Becoming Righteous and Becoming Rich

I’m currently doing some study in 2 Corinthians for some of my personal study, partly because I became interested in the structure of the book when studying 2 Corinthians 5:21. I blogged about that previously, looking at the interpretations of Wright and Piper. In that post I obliquely questioned whether 2 Corinthians 5:21 was such a good penal substitutionary atonement (PSA) text in the first place. Some further reading has made me question this further.

The specific verse that started me thinking is 2 Corinthians 8:9. Here we have the following:

For you know the grace of our Lord Jesus Christ, that he became poor for our sake, though he was rich, so that we, through his poverty might become rich. [my own very formal translation] — 2 Corinthians 8:9

In English translation, the verse looks more grammatically parallel to 5:21 than it is in the Greek. In fact the vocabulary and structure is not very parallel at all, but semantically it seem to be it is. In the one case Jesus is made sin, so that we can be made “righteousness,” while in the other he becomes poor (Trinitarians should have no problem with the change from “made” to “become” in this case), so that we might become rich. On the off chance that someone might suspect me of teaching a prosperity doctrine let me note that in the context of 2 Corinthians, this is clearly a spiritual state of riches.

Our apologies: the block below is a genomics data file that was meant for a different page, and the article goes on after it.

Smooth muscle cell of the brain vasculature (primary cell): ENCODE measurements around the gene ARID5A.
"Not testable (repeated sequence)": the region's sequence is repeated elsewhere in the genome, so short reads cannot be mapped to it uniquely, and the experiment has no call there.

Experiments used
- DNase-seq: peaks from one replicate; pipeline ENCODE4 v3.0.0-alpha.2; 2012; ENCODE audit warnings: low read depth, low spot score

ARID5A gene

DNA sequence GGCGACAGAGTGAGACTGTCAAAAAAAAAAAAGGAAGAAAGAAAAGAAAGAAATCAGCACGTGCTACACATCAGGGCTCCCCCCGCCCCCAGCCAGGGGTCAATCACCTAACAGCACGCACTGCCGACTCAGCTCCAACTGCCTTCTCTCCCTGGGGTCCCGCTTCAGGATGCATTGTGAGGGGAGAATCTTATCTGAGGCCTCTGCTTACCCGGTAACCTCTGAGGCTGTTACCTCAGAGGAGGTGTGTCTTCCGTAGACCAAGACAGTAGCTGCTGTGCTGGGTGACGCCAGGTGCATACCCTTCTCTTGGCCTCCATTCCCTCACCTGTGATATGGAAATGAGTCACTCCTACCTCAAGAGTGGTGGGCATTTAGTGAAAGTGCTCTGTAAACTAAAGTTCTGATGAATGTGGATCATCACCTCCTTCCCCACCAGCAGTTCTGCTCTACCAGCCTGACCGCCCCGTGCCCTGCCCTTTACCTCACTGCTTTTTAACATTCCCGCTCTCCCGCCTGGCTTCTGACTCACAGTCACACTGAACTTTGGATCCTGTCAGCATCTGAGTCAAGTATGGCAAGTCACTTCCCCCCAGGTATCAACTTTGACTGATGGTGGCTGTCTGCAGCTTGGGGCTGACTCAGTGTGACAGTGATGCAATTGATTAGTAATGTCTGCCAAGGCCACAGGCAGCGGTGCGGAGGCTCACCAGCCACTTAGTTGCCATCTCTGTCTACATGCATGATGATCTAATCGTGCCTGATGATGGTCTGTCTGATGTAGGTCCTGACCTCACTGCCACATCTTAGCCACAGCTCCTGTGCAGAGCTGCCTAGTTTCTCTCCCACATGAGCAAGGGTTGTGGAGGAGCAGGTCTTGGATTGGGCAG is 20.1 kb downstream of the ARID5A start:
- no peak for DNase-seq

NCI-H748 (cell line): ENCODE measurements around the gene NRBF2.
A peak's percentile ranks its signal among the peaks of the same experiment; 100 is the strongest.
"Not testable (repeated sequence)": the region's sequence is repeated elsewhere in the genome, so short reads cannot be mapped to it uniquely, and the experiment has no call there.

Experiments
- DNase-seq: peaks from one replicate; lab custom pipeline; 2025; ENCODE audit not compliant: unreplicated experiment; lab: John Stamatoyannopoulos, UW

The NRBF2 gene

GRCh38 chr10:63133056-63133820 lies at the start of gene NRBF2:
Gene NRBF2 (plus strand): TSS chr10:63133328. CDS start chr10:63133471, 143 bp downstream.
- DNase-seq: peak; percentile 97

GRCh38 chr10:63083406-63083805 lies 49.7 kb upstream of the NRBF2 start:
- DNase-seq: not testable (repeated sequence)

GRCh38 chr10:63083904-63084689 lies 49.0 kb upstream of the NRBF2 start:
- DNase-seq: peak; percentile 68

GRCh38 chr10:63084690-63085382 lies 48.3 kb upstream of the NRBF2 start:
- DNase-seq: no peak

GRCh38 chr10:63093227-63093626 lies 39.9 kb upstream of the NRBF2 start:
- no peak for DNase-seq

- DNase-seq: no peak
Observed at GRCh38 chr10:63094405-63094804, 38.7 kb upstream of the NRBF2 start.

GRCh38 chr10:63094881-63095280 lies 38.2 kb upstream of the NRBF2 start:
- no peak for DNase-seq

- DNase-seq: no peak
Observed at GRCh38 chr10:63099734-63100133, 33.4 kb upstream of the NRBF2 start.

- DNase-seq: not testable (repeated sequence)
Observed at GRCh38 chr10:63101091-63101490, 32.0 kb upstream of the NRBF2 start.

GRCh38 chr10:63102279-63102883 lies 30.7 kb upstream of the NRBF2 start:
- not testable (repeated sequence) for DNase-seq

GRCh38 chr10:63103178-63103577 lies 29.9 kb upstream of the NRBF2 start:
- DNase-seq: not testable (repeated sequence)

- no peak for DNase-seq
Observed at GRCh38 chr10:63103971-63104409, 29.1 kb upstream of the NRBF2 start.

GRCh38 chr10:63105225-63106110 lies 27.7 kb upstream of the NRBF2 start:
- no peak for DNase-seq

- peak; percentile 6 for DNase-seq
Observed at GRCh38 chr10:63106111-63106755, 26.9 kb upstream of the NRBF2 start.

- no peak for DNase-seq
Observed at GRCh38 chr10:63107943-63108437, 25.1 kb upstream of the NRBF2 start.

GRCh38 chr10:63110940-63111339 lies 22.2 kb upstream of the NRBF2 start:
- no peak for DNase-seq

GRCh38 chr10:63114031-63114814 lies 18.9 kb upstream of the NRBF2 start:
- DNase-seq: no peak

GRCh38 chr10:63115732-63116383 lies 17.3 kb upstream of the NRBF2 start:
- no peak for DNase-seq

Now in this second verse, would we talk about either impartation or imputation? We might, of course, talk about impartation, though in fact the spiritual riches are probably to be seen as a gift. But more likely it’s a change of state; riches are imparted, not richness, if that makes any sense. (Remember these are preliminary thoughts!)

I would note further that 3:18 refers to a continuing transformation, i.e. a process, while 5:17, we have the reference to new creation. Frankly throughout the book it looks to me as though Paul is talking about something more like radical transformation than like imputation. If it’s impartation, it’s something that can happen over time.

I would suggest that the best interpretation here would follow something along these lines: There is a transformation when one becomes part of the community of Christ. This is what is referred to as the “new creation.” This transformation continues as one lives inside that community or is a citizen of the kingdom of God. A citizen of God’s kingdom is by definition rich. The transformation continues until we leave this body behind, and put on the new one, where we also face God’s judgment (5:1-10). This is the soteriology that lies behind Paul’s defense of the apostolic calling.

As of the moment, I see no proper place where one can import the forensic elements of PSA into this passage, and thus whatever one decides on the meanings of specific terms in 2 Corinthians 5:21 it is not a text about forensic justification.

Of course, I continue to study the book. In my next post I’m going to start blogging my way through a commentary I’m currently using in my study of the book.

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